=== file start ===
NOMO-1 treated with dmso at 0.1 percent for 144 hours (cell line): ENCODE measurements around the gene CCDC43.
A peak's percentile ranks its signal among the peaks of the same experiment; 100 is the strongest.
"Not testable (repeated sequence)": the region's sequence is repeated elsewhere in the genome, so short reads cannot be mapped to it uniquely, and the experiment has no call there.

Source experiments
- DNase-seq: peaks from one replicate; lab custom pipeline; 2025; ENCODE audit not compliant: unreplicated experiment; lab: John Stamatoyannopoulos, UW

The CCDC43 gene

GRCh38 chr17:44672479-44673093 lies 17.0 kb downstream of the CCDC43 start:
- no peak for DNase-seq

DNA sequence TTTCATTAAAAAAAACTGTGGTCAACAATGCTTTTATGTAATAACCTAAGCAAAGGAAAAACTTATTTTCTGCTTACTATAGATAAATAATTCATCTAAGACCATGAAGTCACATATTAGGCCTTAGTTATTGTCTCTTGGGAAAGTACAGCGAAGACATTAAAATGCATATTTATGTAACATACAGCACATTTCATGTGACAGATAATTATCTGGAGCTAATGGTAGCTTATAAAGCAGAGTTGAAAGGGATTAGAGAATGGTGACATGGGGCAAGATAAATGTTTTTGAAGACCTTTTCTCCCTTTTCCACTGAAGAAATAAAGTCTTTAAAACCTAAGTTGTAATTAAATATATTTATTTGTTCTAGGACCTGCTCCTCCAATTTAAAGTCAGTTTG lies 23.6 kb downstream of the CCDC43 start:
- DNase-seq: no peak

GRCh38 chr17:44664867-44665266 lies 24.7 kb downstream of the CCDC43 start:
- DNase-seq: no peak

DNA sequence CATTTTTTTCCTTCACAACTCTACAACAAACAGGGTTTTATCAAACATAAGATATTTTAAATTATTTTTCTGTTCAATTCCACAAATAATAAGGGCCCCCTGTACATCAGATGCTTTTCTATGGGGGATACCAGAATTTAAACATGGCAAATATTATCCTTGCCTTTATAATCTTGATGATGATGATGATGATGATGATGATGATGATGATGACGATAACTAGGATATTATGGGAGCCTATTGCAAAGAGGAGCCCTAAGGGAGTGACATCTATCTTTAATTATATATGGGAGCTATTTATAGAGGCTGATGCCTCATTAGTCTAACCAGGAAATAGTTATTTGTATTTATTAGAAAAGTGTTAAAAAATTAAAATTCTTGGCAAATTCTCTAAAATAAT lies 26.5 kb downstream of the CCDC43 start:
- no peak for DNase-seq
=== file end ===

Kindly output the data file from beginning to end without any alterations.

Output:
NOMO-1 treated with dmso at 0.1 percent for 144 hours (cell line): ENCODE measurements around the gene CCDC43.
A peak's percentile ranks its signal among the peaks of the same experiment; 100 is the strongest.
"Not testable (repeated sequence)": the region's sequence is repeated elsewhere in the genome, so short reads cannot be mapped to it uniquely, and the experiment has no call there.

Source experiments
- DNase-seq: peaks from one replicate; lab custom pipeline; 2025; ENCODE audit not compliant: unreplicated experiment; lab: John Stamatoyannopoulos, UW

The CCDC43 gene

GRCh38 chr17:44672479-44673093 lies 17.0 kb downstream of the CCDC43 start:
- no peak for DNase-seq

DNA sequence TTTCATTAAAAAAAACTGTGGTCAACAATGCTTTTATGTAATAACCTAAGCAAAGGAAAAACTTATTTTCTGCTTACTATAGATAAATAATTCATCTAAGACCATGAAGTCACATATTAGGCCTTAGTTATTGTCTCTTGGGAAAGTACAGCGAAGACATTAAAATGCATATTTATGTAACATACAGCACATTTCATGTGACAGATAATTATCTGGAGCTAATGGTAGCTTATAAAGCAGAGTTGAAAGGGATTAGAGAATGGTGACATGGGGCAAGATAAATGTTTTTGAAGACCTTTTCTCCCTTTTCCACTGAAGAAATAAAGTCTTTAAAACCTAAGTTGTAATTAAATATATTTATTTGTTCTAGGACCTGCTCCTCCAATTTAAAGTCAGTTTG lies 23.6 kb downstream of the CCDC43 start:
- DNase-seq: no peak

GRCh38 chr17:44664867-44665266 lies 24.7 kb downstream of the CCDC43 start:
- DNase-seq: no peak

DNA sequence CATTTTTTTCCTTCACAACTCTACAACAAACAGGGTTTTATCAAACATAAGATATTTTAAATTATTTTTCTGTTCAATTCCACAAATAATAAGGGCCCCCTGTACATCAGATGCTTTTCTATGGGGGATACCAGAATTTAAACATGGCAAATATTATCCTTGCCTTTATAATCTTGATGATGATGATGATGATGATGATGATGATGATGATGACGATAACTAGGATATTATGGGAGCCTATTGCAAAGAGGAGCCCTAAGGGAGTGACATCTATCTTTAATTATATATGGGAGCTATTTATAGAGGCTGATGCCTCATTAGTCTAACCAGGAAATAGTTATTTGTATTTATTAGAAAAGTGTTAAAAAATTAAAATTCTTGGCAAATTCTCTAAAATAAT lies 26.5 kb downstream of the CCDC43 start:
- no peak for DNase-seq